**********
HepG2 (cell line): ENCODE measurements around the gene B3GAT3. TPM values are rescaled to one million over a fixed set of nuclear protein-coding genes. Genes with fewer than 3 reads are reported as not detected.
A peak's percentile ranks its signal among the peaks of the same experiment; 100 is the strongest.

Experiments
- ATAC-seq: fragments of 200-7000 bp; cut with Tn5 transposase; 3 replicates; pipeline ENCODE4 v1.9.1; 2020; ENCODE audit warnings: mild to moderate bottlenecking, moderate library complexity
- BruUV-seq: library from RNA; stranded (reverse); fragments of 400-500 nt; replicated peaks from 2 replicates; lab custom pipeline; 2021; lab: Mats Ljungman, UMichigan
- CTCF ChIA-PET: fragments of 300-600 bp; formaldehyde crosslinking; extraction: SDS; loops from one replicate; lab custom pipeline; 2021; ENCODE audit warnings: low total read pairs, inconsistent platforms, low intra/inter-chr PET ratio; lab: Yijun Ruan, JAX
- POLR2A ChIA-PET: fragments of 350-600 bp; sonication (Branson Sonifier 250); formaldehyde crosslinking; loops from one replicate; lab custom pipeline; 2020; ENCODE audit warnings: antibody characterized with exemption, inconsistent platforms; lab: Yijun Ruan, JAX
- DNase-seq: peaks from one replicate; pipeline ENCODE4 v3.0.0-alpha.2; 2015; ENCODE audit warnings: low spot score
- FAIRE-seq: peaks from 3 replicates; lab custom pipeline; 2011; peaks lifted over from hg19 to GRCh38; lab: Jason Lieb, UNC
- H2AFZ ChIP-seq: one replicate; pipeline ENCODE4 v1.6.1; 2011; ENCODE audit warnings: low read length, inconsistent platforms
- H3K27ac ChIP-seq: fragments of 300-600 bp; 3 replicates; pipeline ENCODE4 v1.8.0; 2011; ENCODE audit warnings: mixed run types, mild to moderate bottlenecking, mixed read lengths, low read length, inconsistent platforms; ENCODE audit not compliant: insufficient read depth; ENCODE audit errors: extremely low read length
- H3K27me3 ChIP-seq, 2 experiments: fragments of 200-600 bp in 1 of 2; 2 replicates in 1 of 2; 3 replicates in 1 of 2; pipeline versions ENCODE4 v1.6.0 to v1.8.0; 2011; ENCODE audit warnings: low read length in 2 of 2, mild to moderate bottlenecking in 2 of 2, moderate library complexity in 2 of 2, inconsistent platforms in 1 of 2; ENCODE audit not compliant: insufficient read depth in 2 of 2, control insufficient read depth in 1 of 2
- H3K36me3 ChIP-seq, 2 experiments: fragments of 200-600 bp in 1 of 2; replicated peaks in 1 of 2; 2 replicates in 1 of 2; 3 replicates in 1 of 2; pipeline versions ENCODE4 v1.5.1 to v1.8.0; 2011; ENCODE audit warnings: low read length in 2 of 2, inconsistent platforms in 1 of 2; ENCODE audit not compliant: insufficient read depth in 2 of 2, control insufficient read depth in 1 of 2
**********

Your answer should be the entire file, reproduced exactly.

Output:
HepG2 (cell line): ENCODE measurements around the gene B3GAT3. TPM values are rescaled to one million over a fixed set of nuclear protein-coding genes. Genes with fewer than 3 reads are reported as not detected.
A peak's percentile ranks its signal among the peaks of the same experiment; 100 is the strongest.

Experiments
- ATAC-seq: fragments of 200-7000 bp; cut with Tn5 transposase; 3 replicates; pipeline ENCODE4 v1.9.1; 2020; ENCODE audit warnings: mild to moderate bottlenecking, moderate library complexity
- BruUV-seq: library from RNA; stranded (reverse); fragments of 400-500 nt; replicated peaks from 2 replicates; lab custom pipeline; 2021; lab: Mats Ljungman, UMichigan
- CTCF ChIA-PET: fragments of 300-600 bp; formaldehyde crosslinking; extraction: SDS; loops from one replicate; lab custom pipeline; 2021; ENCODE audit warnings: low total read pairs, inconsistent platforms, low intra/inter-chr PET ratio; lab: Yijun Ruan, JAX
- POLR2A ChIA-PET: fragments of 350-600 bp; sonication (Branson Sonifier 250); formaldehyde crosslinking; loops from one replicate; lab custom pipeline; 2020; ENCODE audit warnings: antibody characterized with exemption, inconsistent platforms; lab: Yijun Ruan, JAX
- DNase-seq: peaks from one replicate; pipeline ENCODE4 v3.0.0-alpha.2; 2015; ENCODE audit warnings: low spot score
- FAIRE-seq: peaks from 3 replicates; lab custom pipeline; 2011; peaks lifted over from hg19 to GRCh38; lab: Jason Lieb, UNC
- H2AFZ ChIP-seq: one replicate; pipeline ENCODE4 v1.6.1; 2011; ENCODE audit warnings: low read length, inconsistent platforms
- H3K27ac ChIP-seq: fragments of 300-600 bp; 3 replicates; pipeline ENCODE4 v1.8.0; 2011; ENCODE audit warnings: mixed run types, mild to moderate bottlenecking, mixed read lengths, low read length, inconsistent platforms; ENCODE audit not compliant: insufficient read depth; ENCODE audit errors: extremely low read length
- H3K27me3 ChIP-seq, 2 experiments: fragments of 200-600 bp in 1 of 2; 2 replicates in 1 of 2; 3 replicates in 1 of 2; pipeline versions ENCODE4 v1.6.0 to v1.8.0; 2011; ENCODE audit warnings: low read length in 2 of 2, mild to moderate bottlenecking in 2 of 2, moderate library complexity in 2 of 2, inconsistent platforms in 1 of 2; ENCODE audit not compliant: insufficient read depth in 2 of 2, control insufficient read depth in 1 of 2
- H3K36me3 ChIP-seq, 2 experiments: fragments of 200-600 bp in 1 of 2; replicated peaks in 1 of 2; 2 replicates in 1 of 2; 3 replicates in 1 of 2; pipeline versions ENCODE4 v1.5.1 to v1.8.0; 2011; ENCODE audit warnings: low read length in 2 of 2, inconsistent platforms in 1 of 2; ENCODE audit not compliant: insufficient read depth in 2 of 2, control insufficient read depth in 1 of 2